Since then, the restaurant has made a few changes to its popular spread, which happens to be owner Yasmine Kotb's favorite meal. On Saturdays, brunch begins at noon instead of 11 a.m.; start time on Sundays is still 11 a.m. Bottomless mimosas and sangrias are still offered for $20 but are available only for two hours after your first round. And the restaurant's garden is now open, giving diners the option to make brunch an outdoor affair.
"People comment about how bright the inside of the restaurant is, so the atmosphere really does lend itself to an enjoyable brunch experience," Kotb says. "We’ve also expanded to our garden, which we anticipate will be a popular spot in the upcoming months for alfresco dining."
The relaunched menu is similar to the original, offering the coveted shakshuka plate ($12). Brought to the table in a sizzling-hot skillet, two eggs are baked with tomato, onion, peppers, and spiced with garlic and cumin. Crisp toast is served alongside, perfect for dipping in the zesty egg-and-tomato mixture.
Another favorite is the Egyptian brunch, which is still on the menu as well ($16). It's one of the restaurant's more filling dishes, an assortment of items served in several earthenware bowls. Expect eggs scrambled with basterma (cured beef tenderloin), fava beans, feta cheese, and a creamy molasses/tahini spread for warm pita.
"I chose to put the Egyptian brunch on the menu because it was truly reminiscent of a typical Egyptian family breakfast that I would have had on a Sunday morning, long before brunch was a thing," Kotb says. "My parents would prepare the fava beans and eggs with basterma. We knew once the eggs were on the range that breakfast was almost ready.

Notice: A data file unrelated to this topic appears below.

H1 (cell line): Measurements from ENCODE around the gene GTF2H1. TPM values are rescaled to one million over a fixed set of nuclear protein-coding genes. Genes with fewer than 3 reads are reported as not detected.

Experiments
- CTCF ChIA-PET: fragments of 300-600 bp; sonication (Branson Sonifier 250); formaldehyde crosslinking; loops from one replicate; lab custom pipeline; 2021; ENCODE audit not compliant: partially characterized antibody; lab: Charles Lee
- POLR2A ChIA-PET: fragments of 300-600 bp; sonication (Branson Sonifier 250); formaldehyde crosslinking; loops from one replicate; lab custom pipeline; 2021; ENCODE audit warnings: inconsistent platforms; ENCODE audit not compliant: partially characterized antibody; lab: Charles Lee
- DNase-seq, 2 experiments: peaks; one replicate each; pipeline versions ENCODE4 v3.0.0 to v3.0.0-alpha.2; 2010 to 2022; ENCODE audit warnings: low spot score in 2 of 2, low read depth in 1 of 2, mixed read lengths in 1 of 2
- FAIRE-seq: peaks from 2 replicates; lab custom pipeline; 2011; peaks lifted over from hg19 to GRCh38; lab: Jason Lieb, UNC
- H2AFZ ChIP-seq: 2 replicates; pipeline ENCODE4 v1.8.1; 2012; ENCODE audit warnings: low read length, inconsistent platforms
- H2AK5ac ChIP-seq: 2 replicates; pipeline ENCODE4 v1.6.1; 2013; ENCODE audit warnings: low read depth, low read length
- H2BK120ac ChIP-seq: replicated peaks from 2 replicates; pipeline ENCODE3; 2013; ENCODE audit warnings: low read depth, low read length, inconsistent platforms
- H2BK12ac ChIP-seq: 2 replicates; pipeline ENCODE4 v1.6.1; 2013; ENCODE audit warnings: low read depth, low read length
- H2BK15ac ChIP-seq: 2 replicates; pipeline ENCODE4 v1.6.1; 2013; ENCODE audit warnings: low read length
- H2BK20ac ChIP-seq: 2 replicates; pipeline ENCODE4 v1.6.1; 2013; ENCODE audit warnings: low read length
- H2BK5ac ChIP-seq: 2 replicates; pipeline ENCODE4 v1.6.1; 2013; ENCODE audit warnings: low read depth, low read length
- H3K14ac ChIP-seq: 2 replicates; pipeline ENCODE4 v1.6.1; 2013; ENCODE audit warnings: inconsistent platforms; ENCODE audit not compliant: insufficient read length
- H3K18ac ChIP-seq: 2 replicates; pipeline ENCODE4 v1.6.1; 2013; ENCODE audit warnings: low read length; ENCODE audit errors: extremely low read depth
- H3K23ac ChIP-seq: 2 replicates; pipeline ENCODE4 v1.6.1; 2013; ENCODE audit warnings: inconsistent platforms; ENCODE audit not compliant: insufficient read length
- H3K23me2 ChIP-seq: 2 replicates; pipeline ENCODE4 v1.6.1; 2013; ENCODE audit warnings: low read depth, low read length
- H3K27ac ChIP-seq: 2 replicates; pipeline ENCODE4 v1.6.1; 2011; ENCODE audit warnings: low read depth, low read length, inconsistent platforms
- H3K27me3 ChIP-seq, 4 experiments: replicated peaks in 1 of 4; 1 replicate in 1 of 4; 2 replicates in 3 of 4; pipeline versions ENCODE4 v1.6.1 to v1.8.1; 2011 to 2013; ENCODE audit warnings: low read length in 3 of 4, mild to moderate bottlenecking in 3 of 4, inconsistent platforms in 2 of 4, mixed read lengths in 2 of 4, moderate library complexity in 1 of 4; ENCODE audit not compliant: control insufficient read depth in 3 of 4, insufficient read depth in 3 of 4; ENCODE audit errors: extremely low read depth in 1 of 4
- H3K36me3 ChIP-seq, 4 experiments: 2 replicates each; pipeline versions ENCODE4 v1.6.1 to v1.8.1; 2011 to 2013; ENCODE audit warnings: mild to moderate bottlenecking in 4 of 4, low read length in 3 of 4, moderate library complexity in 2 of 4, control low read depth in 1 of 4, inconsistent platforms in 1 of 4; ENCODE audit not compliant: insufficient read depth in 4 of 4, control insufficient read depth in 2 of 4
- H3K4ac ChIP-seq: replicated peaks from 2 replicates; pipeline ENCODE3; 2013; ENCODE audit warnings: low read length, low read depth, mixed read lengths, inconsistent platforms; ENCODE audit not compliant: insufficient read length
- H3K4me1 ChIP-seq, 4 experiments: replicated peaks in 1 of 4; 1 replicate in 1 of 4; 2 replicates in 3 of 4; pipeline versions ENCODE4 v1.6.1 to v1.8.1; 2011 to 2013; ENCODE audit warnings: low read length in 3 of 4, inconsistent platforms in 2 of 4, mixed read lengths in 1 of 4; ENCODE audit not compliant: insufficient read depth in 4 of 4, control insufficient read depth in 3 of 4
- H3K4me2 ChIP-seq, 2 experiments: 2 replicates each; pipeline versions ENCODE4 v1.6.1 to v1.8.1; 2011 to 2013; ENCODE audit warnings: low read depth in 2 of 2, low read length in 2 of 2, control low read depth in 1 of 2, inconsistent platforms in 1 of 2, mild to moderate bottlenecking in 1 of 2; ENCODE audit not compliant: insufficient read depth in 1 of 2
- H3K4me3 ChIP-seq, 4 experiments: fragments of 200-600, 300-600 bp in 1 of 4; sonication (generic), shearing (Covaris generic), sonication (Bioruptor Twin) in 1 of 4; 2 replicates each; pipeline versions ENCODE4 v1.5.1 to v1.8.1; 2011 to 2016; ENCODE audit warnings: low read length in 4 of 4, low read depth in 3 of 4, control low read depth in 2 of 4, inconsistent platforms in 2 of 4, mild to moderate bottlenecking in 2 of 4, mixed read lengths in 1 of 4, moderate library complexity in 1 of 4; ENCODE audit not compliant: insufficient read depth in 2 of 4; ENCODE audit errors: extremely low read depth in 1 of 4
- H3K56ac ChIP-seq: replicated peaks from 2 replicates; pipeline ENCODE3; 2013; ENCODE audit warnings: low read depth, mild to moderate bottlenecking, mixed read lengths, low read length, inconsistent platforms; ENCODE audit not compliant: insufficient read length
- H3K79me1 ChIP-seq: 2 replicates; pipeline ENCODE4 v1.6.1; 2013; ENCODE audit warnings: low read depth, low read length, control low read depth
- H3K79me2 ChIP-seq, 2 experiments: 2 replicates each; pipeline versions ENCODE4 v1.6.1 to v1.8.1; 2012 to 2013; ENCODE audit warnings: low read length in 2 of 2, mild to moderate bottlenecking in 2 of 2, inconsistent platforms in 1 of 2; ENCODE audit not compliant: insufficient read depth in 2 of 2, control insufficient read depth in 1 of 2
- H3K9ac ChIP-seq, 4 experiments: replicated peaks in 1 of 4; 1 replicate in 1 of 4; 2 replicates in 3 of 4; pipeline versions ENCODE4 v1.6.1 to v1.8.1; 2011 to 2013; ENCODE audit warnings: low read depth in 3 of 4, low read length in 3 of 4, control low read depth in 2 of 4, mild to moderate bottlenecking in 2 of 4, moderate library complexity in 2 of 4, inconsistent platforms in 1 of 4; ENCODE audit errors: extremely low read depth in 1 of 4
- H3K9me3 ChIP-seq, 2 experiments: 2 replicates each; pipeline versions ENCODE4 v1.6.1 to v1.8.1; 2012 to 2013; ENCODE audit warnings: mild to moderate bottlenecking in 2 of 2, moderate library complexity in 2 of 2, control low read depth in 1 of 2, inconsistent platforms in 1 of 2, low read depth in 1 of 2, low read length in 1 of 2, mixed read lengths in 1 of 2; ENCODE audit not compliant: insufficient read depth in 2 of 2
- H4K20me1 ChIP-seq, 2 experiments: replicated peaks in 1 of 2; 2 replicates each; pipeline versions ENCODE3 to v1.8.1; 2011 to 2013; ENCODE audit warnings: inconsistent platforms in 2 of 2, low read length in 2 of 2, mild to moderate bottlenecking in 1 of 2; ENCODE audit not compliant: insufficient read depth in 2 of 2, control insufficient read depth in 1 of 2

"The table would always have a spread of cheeses, olives, marmalade, and — my favorite — the molasses and tahini spread for my favorite last bite," she adds. "To this day, when we are all together during holidays or visits, this is how we eat breakfast."
While you're there, be sure to snag an order of mascarpone pancakes ($11). Three come topped with a generous dollop of mascarpone cream, along with homemade strawberry and blueberry compote, which gives the plate an even sweeter kick. It's no wonder New Times named Mina's iteration among the best in Miami.
For another sweet treat, try the brioche French toast ($11). Each dish brings four large slices of bread topped with candied pecans, homemade strawberry and blueberry compote, and maple syrup.
If you can't decide what to order, consider the shakshuka plate or the Egyptian brunch plus the pancakes or French toast to share. It's important to get a taste of what Mina's is about, but it would be difficult to forgo the sweet stuff while you're at it.
Keep an eye out for something special New Year's Day: The eatery will offer a jazz brunch for the occasion.
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